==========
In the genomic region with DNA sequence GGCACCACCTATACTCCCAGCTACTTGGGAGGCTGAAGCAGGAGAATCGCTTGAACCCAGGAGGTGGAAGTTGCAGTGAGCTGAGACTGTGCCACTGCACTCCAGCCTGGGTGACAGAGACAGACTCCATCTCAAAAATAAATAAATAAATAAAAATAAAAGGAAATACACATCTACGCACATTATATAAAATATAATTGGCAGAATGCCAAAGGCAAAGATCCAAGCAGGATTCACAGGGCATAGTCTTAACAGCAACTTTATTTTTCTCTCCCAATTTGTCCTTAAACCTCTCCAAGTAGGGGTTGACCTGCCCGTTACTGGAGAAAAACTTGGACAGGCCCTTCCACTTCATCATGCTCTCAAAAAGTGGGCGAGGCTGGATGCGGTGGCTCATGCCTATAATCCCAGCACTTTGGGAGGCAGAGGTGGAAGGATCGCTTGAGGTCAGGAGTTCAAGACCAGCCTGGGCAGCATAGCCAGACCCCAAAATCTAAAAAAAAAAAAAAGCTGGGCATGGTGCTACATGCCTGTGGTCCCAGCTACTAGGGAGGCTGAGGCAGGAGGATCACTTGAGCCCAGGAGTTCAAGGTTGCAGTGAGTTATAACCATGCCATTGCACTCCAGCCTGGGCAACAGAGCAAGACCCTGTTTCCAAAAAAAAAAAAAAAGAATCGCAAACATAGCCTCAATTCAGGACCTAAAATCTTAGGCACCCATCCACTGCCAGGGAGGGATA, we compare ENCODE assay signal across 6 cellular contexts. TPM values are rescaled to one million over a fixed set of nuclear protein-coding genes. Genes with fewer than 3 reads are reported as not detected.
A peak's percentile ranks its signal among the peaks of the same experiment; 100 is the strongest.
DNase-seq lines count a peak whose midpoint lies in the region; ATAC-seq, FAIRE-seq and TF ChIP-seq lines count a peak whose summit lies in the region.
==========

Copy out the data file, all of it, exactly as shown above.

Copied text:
In the genomic region with DNA sequence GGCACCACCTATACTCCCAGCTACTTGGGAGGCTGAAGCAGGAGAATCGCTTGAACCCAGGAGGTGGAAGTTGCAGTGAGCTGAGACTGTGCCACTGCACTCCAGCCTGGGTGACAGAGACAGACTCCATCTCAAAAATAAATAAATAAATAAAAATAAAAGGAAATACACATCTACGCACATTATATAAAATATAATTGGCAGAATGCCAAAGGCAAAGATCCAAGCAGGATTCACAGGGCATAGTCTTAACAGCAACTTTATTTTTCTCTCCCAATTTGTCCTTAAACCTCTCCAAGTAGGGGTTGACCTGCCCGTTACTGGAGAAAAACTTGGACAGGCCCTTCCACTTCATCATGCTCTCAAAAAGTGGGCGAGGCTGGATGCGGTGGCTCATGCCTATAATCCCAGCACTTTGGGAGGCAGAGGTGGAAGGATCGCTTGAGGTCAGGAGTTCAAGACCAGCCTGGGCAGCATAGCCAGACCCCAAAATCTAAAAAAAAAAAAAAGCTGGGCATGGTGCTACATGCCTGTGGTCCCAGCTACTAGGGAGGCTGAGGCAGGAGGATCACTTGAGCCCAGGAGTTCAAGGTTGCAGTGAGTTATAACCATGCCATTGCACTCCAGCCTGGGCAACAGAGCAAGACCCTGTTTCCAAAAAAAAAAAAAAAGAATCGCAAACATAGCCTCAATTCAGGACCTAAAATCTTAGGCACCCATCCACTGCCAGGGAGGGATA, we compare ENCODE assay signal across 6 cellular contexts. TPM values are rescaled to one million over a fixed set of nuclear protein-coding genes. Genes with fewer than 3 reads are reported as not detected.
A peak's percentile ranks its signal among the peaks of the same experiment; 100 is the strongest.
DNase-seq lines count a peak whose midpoint lies in the region; ATAC-seq, FAIRE-seq and TF ChIP-seq lines count a peak whose summit lies in the region.